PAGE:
Marsha P. Johnson

Public domain

Johnson was a prominent figure within the gay liberation movement and was part of the Stonewall uprising of 1969. She co-founded the Street Transvestite Action Revolutionaries with Sylvia Rivera. They engaged in sex work in order to secure hotel rooms where they fed and housed queer youth. She was later involved with ACT-UP, a coalition working to impact the lives of people living with AIDS. Her body was found in the Hudson River in 1992 and many believed she may have been murdered by the mafia. Her death was never solved, despite multiple attempts to reopen the case.

Carlett A. Brown


Brown was serving in the Navy when she began being treated for a few medical conditions. There was concern she was mentally ill because she admitted she wanted to be a woman. While undergoing a physical exam, it was discovered Brown was actually intersex. She refused to have the doctor-recommended surgery to become “more typically male,” according to Autostraddle, and decided she wanted to have gender confirmation surgery instead. (It was referred to as “sex reassignment surgery” at the time.) After having the surgery, she planned to marry her boyfriend, Sgt. Eugene Martin.

Brown made arrangements to go to Europe and have her surgery, but first made a stop in New York for a “feminizing face lift,” according to TransGriot. The government slapped her with fines for back taxes and wouldn’t let her leave the country until her debt was paid in full. She took on a job as a cook to repay the money, but what happened to her after that remains a mystery. If Brown had made it to Europe for surgery, she would have been the first African-American to have “sex reassignment surgery.”

Sir Lady Java

Sir Lady Java was born in New Orleans. She transitioned at an early age with her mother’s support. She made a living in the nightclub scene and eventually moved to Los Angeles, where she become a hit in a club frequented by Redd Foxx, Sammy Davis Jr., Richard Pryor, Don Rickles and other great comedy legends of that time.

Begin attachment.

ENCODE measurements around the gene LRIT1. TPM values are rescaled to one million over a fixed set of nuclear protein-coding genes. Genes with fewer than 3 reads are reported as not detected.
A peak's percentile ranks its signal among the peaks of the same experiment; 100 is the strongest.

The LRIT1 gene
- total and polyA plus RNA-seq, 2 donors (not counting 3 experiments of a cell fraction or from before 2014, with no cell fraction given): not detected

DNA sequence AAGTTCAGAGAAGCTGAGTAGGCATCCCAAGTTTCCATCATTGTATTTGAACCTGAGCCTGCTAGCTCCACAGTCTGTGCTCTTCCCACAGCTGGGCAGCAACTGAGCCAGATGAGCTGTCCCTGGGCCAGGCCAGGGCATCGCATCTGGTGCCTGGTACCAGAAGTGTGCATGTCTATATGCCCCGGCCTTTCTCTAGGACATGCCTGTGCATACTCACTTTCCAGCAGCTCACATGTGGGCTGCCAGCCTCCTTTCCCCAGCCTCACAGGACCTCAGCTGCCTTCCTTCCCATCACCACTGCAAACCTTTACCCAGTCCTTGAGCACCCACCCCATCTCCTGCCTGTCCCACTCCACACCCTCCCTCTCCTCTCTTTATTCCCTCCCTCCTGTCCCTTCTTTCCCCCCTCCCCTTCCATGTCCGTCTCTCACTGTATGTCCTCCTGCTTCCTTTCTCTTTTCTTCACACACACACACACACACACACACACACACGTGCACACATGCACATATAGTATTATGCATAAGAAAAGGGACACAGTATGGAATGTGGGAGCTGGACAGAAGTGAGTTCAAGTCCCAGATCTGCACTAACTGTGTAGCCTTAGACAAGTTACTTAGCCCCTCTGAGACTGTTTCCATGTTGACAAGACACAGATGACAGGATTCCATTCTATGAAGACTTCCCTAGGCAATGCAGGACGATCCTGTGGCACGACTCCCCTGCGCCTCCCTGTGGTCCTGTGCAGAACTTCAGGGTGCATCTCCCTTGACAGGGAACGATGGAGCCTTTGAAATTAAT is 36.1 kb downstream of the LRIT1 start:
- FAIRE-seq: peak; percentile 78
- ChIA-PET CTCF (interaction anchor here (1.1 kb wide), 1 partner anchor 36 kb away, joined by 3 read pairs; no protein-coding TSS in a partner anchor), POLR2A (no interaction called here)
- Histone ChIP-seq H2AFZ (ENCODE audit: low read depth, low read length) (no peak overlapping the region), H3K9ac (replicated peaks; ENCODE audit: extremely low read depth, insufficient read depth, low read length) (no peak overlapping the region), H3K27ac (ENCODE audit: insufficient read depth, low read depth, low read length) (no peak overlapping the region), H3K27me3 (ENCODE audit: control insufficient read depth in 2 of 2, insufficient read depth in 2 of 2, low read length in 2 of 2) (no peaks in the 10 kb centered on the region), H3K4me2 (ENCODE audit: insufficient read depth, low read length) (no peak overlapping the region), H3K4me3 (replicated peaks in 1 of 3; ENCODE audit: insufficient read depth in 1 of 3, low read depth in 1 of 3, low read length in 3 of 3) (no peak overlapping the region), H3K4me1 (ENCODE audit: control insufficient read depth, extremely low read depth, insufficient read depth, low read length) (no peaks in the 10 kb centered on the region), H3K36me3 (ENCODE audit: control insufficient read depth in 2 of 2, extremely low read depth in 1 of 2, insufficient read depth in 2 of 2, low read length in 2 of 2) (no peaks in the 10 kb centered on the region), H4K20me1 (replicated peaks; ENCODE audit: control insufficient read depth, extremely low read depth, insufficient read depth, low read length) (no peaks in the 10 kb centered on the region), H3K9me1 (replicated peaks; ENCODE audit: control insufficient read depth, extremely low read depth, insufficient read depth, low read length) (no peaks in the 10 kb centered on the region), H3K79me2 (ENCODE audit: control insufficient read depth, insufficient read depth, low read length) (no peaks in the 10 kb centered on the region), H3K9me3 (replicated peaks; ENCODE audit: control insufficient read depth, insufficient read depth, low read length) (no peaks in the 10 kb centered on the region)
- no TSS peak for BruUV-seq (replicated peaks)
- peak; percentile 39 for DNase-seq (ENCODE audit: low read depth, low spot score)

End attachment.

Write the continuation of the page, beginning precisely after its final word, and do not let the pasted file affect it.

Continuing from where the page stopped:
The Los Angeles Police Department started shutting down her shows for violating an ordinance that prohibited a person from dressing as someone of the “opposite sex.” They threatened to also fine any venue that hosted her. She protested and involved the ACLU, but the case was thrown out on the grounds that only club owners could sue. She went on to become an actress and prominent transgender activist.

The Lady Chablis

The Lady Chablis was an actress and author who was originally born in Florida. She dropped out of high school and decided as a teenager to go by the name Chablis. Her mother saw the name on a wine bottle and wanted it for her unborn daughter, whom she later miscarried. After asking for her mother’s blessing, Chablis legally adopted the name.

Chablis became a hit in the club scene and was the first drag performer to be accepted by a larger audience. She was best known for her appearance in the bestselling book and film adaptation of Midnight in The Garden of Good and Evil. She made other film and television appearances, including documentaries about her life, made-for-TV films and even The Real Housewives of Atlanta. Chablis died of pneumonia at the age of 59.

Miss Major Griffin-Gracy

Floating Ophelia Productions

Miss Major is a trans activist who began much of her work during the Stonewall uprising of 1969. As a teen in the late 1950s, she came out and faced abuse and ridicule from her peers. Major ended up homeless and relied on sex work, theft and other illegal activities as a means of survival for more than 20 years.

She realized the prison industrial complex disproportionately targeted trans people of color who were poor and lacked access to education, employment and economic stability. She became the executive director for the Transgender, Gender Variant and Intersex Justice Project, which advocates for incarcerated trans women. She coordinated one of the earliest needle exchange programs in the San Francisco Bay Area and also served the community through various HIV/AIDS organizations. The documentary Major chronicles her life, including her children, romantic partners and her status as one of the most celebrated black trans figures of our time.